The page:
In the past few decades, there have been more concerns about over-population and the risks it brings to the environment and people. When I raised such a concern to a friend (also Jewish) of mine, he accused me of not trusting in G-d. My concern is that having too many children reduces the standard of living for everyone and ruins the gifts G-d has given us. Where is the balance between "be fruitful and multiply" and protecting our world as well as the people in it? Does adoption fulfill the mitzvah of multiplying?
As a parent who is blessed to have adopted a son, I have helped to “save a life” so to speak. He was not born of my womb, but in my heart. This is significant regarding your concern about over-population and environmental risks. The best way to honor the world and God is to practice the mitzvah of saving a life – a mitzvah that takes precedence over observing Shabbat and all other mitzvot. I will never know what the quality of my son’s life might have been had he stayed with his birth mom and/or dad; however, I do know that his birth mom felt as if she were a holy vessel carrying our baby during the time of her pregnancy.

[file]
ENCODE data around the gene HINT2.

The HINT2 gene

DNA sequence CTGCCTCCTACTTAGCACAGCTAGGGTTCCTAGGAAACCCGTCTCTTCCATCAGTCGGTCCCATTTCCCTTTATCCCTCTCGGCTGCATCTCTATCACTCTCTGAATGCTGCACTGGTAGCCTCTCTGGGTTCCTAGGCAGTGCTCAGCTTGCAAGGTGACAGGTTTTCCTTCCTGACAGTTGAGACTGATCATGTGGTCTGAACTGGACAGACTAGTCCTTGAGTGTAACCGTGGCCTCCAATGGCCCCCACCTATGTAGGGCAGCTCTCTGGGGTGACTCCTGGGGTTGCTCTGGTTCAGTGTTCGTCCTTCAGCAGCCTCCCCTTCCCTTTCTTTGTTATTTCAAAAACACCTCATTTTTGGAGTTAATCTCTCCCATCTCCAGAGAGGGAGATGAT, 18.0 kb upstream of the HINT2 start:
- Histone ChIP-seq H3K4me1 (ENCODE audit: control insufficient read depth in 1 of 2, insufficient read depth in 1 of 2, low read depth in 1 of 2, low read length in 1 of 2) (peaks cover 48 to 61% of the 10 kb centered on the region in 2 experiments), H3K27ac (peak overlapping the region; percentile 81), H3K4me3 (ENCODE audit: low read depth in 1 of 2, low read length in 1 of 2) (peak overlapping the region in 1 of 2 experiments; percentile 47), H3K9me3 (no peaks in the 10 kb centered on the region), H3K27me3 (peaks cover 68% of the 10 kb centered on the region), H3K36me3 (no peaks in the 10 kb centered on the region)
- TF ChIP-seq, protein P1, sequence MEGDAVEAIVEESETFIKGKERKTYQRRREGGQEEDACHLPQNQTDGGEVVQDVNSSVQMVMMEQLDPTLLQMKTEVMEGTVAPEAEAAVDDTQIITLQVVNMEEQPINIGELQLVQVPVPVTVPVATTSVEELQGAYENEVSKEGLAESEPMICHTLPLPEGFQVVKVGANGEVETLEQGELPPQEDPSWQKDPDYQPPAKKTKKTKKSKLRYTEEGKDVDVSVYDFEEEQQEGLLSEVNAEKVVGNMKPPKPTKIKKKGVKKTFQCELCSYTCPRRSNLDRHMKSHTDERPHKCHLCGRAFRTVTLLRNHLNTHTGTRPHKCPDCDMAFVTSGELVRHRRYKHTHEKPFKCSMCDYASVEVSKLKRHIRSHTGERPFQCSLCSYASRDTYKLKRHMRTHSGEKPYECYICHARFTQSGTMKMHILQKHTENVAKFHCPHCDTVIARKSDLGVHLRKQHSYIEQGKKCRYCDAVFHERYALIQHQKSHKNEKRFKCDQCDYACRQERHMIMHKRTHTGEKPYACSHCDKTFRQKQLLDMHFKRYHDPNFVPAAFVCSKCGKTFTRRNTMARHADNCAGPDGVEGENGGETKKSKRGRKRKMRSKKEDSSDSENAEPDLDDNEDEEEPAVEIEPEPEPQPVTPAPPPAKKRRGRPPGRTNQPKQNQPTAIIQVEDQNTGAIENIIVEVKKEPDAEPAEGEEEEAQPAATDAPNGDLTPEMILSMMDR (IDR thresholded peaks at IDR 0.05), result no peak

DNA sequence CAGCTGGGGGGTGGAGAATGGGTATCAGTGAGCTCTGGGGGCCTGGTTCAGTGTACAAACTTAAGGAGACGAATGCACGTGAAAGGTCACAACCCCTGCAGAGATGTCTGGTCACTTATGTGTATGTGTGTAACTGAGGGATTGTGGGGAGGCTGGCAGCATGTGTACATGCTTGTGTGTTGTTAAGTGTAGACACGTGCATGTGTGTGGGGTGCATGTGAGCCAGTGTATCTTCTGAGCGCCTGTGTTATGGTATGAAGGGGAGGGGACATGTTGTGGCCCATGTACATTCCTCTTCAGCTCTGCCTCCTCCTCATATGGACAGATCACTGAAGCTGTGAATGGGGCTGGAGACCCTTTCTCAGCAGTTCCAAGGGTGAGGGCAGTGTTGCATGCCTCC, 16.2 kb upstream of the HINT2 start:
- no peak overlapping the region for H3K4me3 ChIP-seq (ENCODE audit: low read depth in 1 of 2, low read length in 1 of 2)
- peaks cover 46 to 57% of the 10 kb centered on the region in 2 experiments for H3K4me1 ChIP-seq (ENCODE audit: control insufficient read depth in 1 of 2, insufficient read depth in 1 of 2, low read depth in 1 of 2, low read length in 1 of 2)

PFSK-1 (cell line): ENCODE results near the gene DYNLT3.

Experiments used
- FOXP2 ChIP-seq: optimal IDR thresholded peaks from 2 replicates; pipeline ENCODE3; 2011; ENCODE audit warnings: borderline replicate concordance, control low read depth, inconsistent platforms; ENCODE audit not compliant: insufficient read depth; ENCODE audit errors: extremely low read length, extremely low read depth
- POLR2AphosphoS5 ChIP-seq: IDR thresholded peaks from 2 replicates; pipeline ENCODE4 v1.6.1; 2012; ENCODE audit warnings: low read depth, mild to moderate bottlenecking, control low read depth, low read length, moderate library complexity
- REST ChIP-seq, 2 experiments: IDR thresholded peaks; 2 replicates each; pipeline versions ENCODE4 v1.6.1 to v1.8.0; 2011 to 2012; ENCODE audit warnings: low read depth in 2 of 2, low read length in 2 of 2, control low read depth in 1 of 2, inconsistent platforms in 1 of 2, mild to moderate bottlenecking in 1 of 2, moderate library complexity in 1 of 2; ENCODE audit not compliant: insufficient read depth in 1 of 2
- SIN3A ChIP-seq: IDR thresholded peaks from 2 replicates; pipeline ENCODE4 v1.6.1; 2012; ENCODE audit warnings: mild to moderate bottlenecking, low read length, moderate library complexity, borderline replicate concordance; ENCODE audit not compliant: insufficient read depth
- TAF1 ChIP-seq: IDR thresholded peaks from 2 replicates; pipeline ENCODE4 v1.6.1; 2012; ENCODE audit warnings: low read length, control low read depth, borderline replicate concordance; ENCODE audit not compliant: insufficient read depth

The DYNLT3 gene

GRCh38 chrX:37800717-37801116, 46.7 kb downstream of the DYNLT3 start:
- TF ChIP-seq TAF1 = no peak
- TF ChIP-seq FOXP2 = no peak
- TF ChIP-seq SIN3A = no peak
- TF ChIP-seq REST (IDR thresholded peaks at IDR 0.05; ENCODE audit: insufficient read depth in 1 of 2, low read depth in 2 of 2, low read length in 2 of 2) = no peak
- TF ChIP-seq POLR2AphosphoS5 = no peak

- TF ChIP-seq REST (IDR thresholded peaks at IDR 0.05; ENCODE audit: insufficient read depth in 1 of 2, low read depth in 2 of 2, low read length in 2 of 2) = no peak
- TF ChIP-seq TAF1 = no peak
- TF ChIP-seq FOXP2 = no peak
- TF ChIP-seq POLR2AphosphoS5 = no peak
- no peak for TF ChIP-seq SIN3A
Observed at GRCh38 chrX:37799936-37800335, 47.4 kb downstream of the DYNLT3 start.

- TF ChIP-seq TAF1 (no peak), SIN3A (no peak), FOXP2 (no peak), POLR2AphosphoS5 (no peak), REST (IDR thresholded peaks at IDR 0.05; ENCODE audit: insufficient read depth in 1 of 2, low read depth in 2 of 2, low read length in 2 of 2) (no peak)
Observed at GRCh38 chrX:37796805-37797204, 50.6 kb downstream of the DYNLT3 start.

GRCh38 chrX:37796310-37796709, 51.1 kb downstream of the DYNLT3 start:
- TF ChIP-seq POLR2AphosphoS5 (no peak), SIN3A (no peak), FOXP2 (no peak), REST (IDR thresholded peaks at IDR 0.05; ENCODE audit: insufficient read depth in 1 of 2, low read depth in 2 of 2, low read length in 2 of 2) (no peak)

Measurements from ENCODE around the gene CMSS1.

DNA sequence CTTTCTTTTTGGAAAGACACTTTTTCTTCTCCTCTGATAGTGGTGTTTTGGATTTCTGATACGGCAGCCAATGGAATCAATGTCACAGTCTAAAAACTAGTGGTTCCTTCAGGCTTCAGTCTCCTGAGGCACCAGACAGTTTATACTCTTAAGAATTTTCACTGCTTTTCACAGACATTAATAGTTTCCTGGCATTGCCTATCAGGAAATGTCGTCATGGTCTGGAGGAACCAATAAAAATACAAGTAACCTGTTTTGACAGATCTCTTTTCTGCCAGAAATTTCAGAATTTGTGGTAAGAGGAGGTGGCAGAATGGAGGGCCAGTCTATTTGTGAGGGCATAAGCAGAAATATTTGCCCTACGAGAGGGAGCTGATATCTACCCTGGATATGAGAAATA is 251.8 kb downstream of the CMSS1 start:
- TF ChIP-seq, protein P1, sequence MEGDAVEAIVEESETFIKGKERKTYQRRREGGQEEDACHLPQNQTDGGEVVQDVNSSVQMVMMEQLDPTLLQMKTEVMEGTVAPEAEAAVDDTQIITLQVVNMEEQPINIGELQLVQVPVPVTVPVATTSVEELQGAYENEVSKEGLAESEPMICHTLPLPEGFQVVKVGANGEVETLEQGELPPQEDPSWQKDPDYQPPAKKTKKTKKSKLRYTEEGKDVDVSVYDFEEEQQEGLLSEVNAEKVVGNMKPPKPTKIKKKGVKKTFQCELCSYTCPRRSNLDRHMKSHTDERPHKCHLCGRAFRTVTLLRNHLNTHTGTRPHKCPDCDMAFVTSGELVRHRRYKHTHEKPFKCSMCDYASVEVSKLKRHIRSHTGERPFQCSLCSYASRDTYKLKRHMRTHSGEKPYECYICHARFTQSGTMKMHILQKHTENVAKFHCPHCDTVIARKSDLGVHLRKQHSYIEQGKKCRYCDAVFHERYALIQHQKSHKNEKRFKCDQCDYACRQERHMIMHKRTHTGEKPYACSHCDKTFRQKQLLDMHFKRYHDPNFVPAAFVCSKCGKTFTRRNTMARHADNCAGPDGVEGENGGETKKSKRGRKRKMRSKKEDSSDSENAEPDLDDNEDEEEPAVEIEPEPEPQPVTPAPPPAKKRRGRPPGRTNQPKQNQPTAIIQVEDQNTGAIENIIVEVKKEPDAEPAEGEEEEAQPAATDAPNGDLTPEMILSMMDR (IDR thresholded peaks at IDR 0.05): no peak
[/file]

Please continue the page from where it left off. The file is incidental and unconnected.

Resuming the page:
As the Talmud states, “The one who brings up a child is called parent, not the one who merely begot the child. (Sh’maot Rabbah 46)” I am absolutely convinced of this. Perhaps, Jewish law or other Jews may not agree, but as a mother, adoption absolutely does fulfill the mitzvah “be fruitful and multiply”. Why? Because you are giving life, so to speak, to a person who may have never known someone to call mom or dad.